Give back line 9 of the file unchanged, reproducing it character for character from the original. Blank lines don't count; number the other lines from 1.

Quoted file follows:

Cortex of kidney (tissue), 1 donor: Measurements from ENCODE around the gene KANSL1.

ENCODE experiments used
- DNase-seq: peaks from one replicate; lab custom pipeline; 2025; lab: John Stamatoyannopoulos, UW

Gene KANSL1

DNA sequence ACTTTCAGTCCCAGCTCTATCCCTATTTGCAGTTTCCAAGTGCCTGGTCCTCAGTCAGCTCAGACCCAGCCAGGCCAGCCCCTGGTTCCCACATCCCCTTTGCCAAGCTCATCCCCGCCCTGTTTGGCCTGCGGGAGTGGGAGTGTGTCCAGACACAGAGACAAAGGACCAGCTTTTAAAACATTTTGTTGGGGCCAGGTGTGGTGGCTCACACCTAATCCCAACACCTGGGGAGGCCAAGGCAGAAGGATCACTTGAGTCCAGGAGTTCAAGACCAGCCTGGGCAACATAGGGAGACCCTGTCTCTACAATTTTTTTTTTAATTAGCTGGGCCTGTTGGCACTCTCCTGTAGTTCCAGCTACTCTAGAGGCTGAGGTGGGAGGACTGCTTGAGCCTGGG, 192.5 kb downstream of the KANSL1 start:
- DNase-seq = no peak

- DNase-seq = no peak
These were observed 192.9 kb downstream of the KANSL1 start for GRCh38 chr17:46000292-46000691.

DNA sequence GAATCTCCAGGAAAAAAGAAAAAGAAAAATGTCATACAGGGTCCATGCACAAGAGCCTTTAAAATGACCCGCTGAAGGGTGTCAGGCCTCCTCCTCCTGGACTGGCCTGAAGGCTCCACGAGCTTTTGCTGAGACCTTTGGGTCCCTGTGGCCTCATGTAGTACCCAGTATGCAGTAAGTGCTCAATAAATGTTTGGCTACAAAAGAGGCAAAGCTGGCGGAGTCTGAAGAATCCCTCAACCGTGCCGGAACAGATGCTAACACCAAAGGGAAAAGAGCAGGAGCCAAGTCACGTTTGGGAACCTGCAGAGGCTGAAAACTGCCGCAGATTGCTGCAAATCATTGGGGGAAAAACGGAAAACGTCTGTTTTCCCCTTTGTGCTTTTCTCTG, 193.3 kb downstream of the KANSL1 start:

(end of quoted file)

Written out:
DNA sequence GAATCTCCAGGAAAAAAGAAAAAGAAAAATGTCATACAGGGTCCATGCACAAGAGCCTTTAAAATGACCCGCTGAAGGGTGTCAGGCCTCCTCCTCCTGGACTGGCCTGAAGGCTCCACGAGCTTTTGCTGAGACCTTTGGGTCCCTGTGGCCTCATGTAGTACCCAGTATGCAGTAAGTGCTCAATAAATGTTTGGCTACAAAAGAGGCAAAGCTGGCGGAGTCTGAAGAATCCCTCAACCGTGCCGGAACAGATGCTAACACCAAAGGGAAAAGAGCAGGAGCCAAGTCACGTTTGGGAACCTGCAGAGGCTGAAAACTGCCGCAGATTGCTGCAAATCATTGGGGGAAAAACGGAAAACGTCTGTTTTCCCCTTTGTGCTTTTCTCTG, 193.3 kb downstream of the KANSL1 start: